Bangladesh is a densely populated country in south-central Asia, that encompasses a predominantly Muslim population. Dhaka is the capital of Bangladesh, and is characterized by not only a dense population, but also social and economic diversity. It is one of the most industrialized cities in Bangladesh, with major industries specialized in leather goods, ceramics and electronic products.
Progress in Bangladesh is apparent since it is in a position to reach its Millennium Development Goals; however, it remains a low-income country with substantial inequality, deprivation and poverty. With over 45 million people in Bangladesh, approximately one-third of the population lives below the poverty line with a majority living in extreme poverty. Poverty in rural areas is more severe, with 36 percent of the population in poverty whereas the urban centers are estimated at 28 percent. Plagued with an inadequate diet and massive food shortages, over half of the rural children are chronically malnourished and 14 percent suffer from acute malnutrition.
A large source of this poverty is due to a lack of economic opportunity and a reliance on farming. Agriculture accounts for less than 20 percent of the GDP, however the farm sector is the lifeline of over 40 percent of the labor force. Due to urbanization and industrialization, the amount and availability of farmland is decreasing, and the land itself is less cultivable. A lack of technology and access to open bodies of water has affected the fisheries of Bangladesh as well.
A large source of poverty in Bangladesh has accumulated by overpopulation and climate change. Population density has placed significant pressure on the country’s natural resources, yet the urban and rural industries are unable to provide jobs for all Bangladeshi people; many citizens have been forced to seek work abroad. The impact of climate change has increased Bangladesh’s vulnerability, for it is one of the most flood-prone countries in the world. Severe flooding causes detrimental damage to crops, property and livelihoods. Monsoon floods, cyclones and storms significantly impact the rural poor, for their housing is less adequate than the urban centers, and the re-building process is longer, harder and increasingly difficult.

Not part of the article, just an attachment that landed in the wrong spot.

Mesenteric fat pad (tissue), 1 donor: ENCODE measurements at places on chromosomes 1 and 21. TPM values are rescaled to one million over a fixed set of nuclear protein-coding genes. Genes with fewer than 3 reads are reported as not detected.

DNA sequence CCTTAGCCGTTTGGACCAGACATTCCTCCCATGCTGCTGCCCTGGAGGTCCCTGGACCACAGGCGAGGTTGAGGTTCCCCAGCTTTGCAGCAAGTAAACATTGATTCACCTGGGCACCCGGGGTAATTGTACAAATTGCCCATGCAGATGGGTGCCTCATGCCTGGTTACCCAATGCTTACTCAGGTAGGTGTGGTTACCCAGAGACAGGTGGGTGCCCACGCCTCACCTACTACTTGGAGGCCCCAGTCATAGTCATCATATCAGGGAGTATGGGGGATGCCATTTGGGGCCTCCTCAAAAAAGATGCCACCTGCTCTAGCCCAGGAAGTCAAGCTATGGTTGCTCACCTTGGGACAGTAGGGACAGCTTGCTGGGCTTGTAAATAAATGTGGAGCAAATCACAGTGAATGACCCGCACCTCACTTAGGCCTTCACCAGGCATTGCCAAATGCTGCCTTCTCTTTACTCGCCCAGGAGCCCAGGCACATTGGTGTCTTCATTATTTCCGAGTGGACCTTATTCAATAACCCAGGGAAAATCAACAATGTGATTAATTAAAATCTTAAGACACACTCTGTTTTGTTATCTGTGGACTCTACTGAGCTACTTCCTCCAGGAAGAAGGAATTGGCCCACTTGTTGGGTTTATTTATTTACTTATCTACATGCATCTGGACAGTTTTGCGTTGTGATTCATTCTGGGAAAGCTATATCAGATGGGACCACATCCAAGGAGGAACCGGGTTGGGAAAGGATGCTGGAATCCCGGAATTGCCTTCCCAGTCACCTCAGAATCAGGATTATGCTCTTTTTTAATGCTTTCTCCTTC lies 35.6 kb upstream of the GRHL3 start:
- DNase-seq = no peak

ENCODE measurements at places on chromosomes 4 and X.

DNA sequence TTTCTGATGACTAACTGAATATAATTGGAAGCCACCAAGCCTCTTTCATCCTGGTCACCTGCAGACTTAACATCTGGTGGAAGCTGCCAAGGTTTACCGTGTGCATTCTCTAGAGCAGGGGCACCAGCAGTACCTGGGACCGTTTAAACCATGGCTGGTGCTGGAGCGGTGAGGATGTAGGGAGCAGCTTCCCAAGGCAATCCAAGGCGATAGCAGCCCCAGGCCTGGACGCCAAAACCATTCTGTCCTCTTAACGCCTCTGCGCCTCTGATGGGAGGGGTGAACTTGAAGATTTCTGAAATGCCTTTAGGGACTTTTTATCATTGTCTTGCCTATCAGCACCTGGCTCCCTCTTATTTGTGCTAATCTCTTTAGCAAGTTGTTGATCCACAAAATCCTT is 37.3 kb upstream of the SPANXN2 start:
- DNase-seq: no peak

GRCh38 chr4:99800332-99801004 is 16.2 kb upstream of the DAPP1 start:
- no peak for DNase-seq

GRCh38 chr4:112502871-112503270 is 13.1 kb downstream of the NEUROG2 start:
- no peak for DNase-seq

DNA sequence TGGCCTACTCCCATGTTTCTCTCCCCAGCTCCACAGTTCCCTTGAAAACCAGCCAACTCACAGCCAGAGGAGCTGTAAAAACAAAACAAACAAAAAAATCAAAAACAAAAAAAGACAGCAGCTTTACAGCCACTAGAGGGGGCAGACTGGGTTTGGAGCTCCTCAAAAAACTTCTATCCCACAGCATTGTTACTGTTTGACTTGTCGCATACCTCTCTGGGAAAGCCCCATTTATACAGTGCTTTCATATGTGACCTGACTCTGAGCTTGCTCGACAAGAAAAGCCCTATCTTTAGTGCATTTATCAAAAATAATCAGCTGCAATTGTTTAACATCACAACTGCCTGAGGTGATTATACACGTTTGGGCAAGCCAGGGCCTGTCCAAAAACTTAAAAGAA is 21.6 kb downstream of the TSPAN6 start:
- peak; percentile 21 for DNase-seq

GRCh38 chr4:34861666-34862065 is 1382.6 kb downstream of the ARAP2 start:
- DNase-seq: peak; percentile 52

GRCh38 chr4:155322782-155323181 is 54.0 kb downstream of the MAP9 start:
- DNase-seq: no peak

The World Bank released a poverty assessment of Bangladesh studying from 2000-2010 in June of 2013, and concluded with some striking results. The conclusion stated that the development gap ought to be addressed between the East and the West through increasing the economic opportunities for those in both regions. While Dhaka and several other eastern divisions have experienced growth, their western counterparts have remained primarily stagnant and destitute. The growth of Bangladesh is occurring in an uneven fashion, and the impact of remittances, inadequate electricity, roads and access to markets further contributes to the unequal distribution to goods and resources.
– Neti Gupta